Out with the Old, In with the New

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Some changes have been in the works for the Nature Center's bison herd.
Two bison eating from a bale of hay
The Nature Center’s former bull loves to rough up a new bale of hay. Photo by FWNC&R Staff.

With all things in life, maintaining a balance is essential to being able to prosper, a tenet that also applies to management of the Fort Worth Nature Center & Refuge’s natural resources. The Nature Center is one of the nation’s largest urban natural expanses, and, as our mission states, we “stand as an example in the preservation and protection of natural areas.” We must be intentional and deliberate in our activities and management practices.

That also is true of the Nature Center’s bison herd. Most entities that keep a bison herd do so for three primary reasons: ecological purposes, exhibit/educational purposes, and species conservation purposes. The Nature Center’s herd falls into all three categories in some form or fashion, and maintaining a good balance is crucial for the herd’s overall health and wellbeing.

The Nature Center tries to maintain a smaller 10-cow to one-bull ratio to help reduce grazing pressure on the land and lessen the amount of stress that both the animals and staff experience.

If you were to break down our herd dynamics several years ago, you would have found that we had one mature bull and nine aging mature cows. Most of the cows at that time were estimated to be 15 years old or older. As the herd manager, I knew it would be only a matter of time before we started losing cows due to age. Several of these cows came to the Refuge as adults, so their exact age was unknown. The average lifespan for bison is said to be 10 to 20 years, potentially longer in captivity. Without knowing the exact age of our animals when we received them, it was hard to predict how much time we had left with each cow. Our plan at the time was to allow the herd bull a few more years of breeding, keeping all the heifers that were born before swapping him for a younger, unrelated, immature bull.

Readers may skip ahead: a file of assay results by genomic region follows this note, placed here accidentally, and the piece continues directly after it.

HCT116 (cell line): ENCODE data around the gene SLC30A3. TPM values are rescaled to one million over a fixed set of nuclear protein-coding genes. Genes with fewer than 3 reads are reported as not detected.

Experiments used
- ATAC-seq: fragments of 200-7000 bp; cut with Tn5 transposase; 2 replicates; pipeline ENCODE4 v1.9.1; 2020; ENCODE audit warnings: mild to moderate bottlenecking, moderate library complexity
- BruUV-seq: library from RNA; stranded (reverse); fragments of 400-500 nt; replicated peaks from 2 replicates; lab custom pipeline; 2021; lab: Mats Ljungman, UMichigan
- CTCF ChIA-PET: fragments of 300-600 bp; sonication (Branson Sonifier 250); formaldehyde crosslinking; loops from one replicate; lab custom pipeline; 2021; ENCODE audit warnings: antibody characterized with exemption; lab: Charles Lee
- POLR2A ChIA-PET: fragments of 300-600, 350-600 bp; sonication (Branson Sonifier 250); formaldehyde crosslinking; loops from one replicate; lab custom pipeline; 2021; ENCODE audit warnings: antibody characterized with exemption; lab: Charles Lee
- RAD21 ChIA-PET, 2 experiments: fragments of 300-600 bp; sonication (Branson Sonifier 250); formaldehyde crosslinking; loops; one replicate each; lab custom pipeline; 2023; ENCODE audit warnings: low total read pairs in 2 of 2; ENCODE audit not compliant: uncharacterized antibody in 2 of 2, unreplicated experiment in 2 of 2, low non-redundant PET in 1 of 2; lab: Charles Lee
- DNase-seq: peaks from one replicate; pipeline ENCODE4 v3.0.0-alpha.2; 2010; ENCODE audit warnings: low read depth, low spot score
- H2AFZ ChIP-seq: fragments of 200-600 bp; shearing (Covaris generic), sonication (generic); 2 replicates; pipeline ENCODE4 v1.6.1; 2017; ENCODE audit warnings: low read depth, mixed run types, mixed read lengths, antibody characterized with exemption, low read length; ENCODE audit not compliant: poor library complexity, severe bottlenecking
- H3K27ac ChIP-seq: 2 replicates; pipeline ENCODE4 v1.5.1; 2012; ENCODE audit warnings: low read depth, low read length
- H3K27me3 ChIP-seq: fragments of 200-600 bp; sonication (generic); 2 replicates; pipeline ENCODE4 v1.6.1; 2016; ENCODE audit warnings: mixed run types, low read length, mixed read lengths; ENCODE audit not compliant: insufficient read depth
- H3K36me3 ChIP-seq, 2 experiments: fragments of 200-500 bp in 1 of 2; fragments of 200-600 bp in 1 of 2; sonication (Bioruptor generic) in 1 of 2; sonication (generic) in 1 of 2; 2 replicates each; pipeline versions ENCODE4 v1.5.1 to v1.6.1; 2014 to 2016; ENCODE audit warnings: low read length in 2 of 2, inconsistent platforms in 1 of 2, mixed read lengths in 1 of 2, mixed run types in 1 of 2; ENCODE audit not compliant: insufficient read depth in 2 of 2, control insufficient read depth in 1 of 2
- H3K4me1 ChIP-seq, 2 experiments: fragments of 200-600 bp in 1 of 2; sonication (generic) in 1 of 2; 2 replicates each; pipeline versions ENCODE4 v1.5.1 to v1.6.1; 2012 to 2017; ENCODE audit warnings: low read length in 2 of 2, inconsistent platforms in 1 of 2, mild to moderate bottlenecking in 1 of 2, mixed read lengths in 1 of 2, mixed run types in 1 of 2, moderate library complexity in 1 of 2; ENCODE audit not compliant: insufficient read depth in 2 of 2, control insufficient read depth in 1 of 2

Adding an immature bull to the herd would allow the cows to have a two-year break from having calves and also allow us to know the sire of all calves born afterward since there would be no overlap of breeding between bulls.

By the beginning of 2023, the herd had grown to 21 animals, with one mature bull, six aging mature cows, one 4-year-old cow, three 3-year-old open (non-pregnant) heifers, one 2-year-old open heifer, three bull yearlings, two heifer yearlings, two bull calves, and two heifer calves.

This spring, we reduced the herd by six animals, removing the herd bull, three yearling bulls, and two bull calves. During the same time period, we introduced a new immature bull to the herd that will serve as the future herd bull. We were able to obtain a genetically pure (within the limits of current testing technology) bull from the Texas State Bison Herd, which will diversify our genetics while maintaining a “pure” bison herd.

As we strive to maintain a good balance for the Nature Center’s bison herd, know that the changes will help us achieve our bison husbandry management goals, while maintaining our ecological, exhibit, and species conservation herd status. By ensuring that we have a diverse age group of females, we will continue to be able to have bison on display and produce calves that will be available to others for conservation purposes. Our long-term goal is to continue to maintain a smaller herd to be used for rotational grazing throughout the five bison pastures. As we say goodbye to our current bull, know that he will have the potential to resume his breeding efforts for another herd.

By Daniel Price, Pineywoods Ecosystem Project Leader, Texas Parks and Wildlife Department. Please note: Daniel, in his role as Natural Resource Manager, Fort Worth Nature Center & Refuge, contributed this article before moving to Texas Parks and Wildlife.

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A very special thank you to those who helped the Friends honor Bob O’Kennon and celebrate our 50th anniversary at Fort Worth Wild 2024.